Food News Today transcripts for the week of September 10th, 2012

September 14, 2012

Dim the lights and play soft music for a healthy dinner, an environmental update from Brazil and can exercise improve brain power?

Good morning, Food News Today is sponsored by ConAgra Foods, who shares with me the desire to provide the most current, interesting, and unbiased food news.

It’s not news that our country is in the midst of an obesity epidemic. And while the efforts to get American’s eating healthier can be seen and heard in almost every venue – getting us to move more is similarly important, and has an interesting impact on our brain health.  Not only do American adults need to exercise more, kids are picking up those sedentary habits from their parents and not moving nearly as much as they should. Only one in four children get 30 minutes of exercise per day, and by the time they’re teenagers, only 12 percent are getting the recommended amount.


Exercise has been shown to improve memory, release brain-derived neurotrophic factor - a protein that improves the health of your neurons, and has been shown to potentially increase the size of your hippocampus--the part of the brain responsible for memory and spatial recognition.

>Next up Rebecca is going to give us the environmental update in Brazil

REBECCA: Thank you Phil, With the world's largest arable land area, fifth largest population base, and a strong record of agricultural production and exports, Brazil has come to be viewed as the latest model of global agriculture. As our global population continues to climb towards 7 billion and will likely reach 9 billion by 2050, global demand for food will sky rocket. To meet this demand, the UN's Food and Agriculture Organization (FAO) reckons grain output will have to rise by around half but meat output will have to double by 2050. Changing diets as well as overall demand will also increase because city dwellers tend to eat more meat. Now if you had to describe the perfect agricultural producer for such demand one select a country that has boosted output a lot and looks capable of continuing to do so; one with land and water in reserve; one able to sustain a large cattle herd; and one that is productive without massive state subsidies. This is the exact makeup of Brazil’s agricultural sector. This was made possible by utilizing a “system approach”, as Brazilian scientists call it: that involved carefully crafted soil, seed, and harvesting improvements. It is likely that the world will and should look to Brazil in the coming decades as an example of how to grow for an ever expanding population.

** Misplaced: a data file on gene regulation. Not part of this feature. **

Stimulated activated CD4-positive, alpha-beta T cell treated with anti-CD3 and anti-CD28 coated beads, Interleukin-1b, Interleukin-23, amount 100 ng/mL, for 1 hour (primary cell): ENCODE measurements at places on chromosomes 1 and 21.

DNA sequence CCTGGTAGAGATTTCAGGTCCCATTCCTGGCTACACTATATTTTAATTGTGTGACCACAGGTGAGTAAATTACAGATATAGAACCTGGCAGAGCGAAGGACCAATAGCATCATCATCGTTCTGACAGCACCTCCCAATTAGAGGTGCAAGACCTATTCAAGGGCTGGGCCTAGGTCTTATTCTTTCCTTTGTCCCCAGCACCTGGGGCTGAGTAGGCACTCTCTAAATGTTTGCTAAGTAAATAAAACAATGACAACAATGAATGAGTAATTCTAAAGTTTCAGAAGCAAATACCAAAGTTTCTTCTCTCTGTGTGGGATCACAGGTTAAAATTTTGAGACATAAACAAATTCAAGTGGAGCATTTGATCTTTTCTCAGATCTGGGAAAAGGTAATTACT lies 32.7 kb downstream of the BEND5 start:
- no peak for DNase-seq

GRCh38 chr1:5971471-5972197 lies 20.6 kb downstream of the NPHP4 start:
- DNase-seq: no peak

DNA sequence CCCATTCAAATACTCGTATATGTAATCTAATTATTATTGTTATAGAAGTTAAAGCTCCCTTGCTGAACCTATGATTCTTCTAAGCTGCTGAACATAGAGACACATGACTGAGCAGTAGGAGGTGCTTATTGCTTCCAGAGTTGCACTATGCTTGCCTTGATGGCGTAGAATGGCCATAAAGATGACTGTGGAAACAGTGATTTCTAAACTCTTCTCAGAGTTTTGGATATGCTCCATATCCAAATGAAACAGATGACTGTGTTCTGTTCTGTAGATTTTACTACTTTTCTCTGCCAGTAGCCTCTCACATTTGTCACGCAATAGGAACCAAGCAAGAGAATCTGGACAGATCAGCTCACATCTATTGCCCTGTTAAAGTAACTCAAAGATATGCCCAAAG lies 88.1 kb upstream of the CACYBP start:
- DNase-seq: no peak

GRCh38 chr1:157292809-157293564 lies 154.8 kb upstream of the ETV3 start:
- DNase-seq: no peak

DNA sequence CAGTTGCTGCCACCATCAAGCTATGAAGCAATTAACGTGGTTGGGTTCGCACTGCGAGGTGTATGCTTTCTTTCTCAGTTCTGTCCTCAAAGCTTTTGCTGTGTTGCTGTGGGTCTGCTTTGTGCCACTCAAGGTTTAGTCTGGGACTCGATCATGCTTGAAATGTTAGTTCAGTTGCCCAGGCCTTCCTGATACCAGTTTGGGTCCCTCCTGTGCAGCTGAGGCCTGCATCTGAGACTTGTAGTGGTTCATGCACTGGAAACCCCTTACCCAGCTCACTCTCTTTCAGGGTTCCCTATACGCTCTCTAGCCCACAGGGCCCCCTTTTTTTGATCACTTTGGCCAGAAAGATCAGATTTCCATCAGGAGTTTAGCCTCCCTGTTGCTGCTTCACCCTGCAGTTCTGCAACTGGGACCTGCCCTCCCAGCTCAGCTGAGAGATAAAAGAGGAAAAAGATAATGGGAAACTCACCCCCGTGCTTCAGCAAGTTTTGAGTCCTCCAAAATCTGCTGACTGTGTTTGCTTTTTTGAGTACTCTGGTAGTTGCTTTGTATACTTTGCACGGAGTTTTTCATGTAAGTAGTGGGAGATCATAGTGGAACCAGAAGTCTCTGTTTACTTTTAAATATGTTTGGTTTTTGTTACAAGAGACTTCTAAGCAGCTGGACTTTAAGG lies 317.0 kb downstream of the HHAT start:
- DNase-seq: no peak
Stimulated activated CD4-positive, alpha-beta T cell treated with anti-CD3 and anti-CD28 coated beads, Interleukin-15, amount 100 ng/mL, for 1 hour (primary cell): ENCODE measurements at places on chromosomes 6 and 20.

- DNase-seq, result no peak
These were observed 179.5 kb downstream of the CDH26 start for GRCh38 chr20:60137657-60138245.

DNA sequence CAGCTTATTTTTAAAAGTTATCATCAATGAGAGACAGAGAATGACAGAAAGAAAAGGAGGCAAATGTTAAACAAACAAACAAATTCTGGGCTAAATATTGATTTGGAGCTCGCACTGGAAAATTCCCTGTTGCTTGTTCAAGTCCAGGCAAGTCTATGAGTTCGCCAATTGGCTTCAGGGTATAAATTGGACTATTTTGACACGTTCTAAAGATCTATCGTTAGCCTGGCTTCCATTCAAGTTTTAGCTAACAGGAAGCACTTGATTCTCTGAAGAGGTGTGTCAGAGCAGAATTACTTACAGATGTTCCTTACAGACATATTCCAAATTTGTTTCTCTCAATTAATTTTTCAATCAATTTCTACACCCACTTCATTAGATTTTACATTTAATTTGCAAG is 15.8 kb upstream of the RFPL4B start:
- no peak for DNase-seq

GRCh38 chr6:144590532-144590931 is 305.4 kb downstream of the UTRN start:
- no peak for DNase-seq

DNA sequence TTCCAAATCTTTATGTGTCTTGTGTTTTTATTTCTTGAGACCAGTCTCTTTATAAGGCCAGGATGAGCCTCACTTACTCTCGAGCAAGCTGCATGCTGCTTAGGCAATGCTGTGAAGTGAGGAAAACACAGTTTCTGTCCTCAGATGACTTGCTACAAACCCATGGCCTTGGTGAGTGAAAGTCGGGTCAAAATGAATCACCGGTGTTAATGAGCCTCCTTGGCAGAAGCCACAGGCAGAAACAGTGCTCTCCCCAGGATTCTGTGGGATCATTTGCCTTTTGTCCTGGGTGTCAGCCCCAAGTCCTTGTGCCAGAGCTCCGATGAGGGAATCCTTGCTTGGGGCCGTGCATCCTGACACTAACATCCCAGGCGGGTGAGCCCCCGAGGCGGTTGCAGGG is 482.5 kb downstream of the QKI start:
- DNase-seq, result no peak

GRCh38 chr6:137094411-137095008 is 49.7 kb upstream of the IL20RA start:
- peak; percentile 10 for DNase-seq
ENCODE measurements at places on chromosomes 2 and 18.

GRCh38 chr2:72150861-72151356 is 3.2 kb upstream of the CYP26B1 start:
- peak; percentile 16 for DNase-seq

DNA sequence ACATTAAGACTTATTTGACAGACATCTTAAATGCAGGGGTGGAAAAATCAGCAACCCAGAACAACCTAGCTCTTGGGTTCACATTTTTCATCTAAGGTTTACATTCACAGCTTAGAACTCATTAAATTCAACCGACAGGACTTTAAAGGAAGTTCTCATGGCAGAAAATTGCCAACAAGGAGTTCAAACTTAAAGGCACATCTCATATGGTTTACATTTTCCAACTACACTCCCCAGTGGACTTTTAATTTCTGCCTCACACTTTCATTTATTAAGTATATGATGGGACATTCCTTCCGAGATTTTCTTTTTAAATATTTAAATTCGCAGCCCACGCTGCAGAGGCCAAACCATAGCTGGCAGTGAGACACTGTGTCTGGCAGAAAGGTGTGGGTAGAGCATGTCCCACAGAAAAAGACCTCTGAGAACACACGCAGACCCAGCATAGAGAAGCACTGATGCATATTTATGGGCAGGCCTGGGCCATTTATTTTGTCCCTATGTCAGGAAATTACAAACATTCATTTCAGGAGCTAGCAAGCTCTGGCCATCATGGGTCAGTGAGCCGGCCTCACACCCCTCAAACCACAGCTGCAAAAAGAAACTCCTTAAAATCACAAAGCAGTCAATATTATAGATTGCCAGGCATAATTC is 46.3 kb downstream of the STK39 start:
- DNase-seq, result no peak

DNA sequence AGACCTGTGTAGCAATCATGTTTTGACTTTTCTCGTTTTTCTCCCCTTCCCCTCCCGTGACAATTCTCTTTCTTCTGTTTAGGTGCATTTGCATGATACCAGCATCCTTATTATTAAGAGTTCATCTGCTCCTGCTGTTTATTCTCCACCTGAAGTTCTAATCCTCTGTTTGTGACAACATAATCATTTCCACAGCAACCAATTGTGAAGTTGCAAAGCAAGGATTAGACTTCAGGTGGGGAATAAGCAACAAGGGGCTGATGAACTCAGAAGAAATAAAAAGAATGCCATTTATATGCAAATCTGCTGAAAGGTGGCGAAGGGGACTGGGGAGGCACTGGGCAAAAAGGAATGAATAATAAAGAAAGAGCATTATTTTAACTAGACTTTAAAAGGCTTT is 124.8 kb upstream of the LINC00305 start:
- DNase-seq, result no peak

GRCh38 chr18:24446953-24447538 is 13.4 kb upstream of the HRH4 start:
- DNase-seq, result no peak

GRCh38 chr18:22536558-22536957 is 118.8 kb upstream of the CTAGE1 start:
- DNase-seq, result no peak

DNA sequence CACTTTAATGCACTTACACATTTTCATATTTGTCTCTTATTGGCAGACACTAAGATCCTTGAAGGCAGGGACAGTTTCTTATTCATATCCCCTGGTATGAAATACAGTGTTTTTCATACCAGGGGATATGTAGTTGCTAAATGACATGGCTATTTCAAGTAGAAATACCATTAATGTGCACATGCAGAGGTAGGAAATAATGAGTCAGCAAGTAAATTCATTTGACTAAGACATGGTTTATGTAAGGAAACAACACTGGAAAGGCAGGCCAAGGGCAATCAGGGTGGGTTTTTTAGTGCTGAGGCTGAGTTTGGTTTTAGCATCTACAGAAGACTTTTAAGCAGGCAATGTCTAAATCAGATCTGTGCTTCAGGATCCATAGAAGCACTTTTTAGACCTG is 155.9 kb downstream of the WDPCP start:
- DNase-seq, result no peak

PHIL: Thanks Rebecca, sounds like Brazil is on the right track.

>Marketers are constantly at work and here’s another way our choices will be influenced by ambiance – this time it’s at restaurants - and making small changes could actually positively impact our health.  Researchers at Cornell, recently found that the lighting and music in a restaurant can affect the portion size of food consumed, time spent dining, and overall enjoyment. The study was recently published in Psychological Reports 

Lead author Brian Wansink, professor of marketing and director of the Food and Brand Lab at Cornell University – said they found that softer music and lighting led diners to eat 175 fewer calories and enjoy their food and eating experience more.

Brian and his team found that a restaurant’s atmosphere can cause people to feel stimulated and overeat or eat faster; for example, bright lights, loud noise, and glowing colors at fast-food restaurants can make you feel hectic. They also found that a softer ambiance leads people to stay longer and order dessert, even if they hadn’t planned to do so when they first arrived.

Investigators originally thought that diners would eat more food, order more dishes, and stay longer in a restaurant with relaxed music and dim lighting. However, the results showed that study participants consumed less and ate for a longer period than those who were eating in the fast food portion of the restaurant. These diners were also less likely to order more food and rated the food as more enjoyable.

Real life implications? Fast feeders can adjust their ambiance if they want diners to enjoy their food more - and eat healthier portions. A more relaxed environment seems to increase satisfaction and decrease consumption.  At home, try using softer music and lighting; create a calm relaxed environment in which you enjoy your meals.

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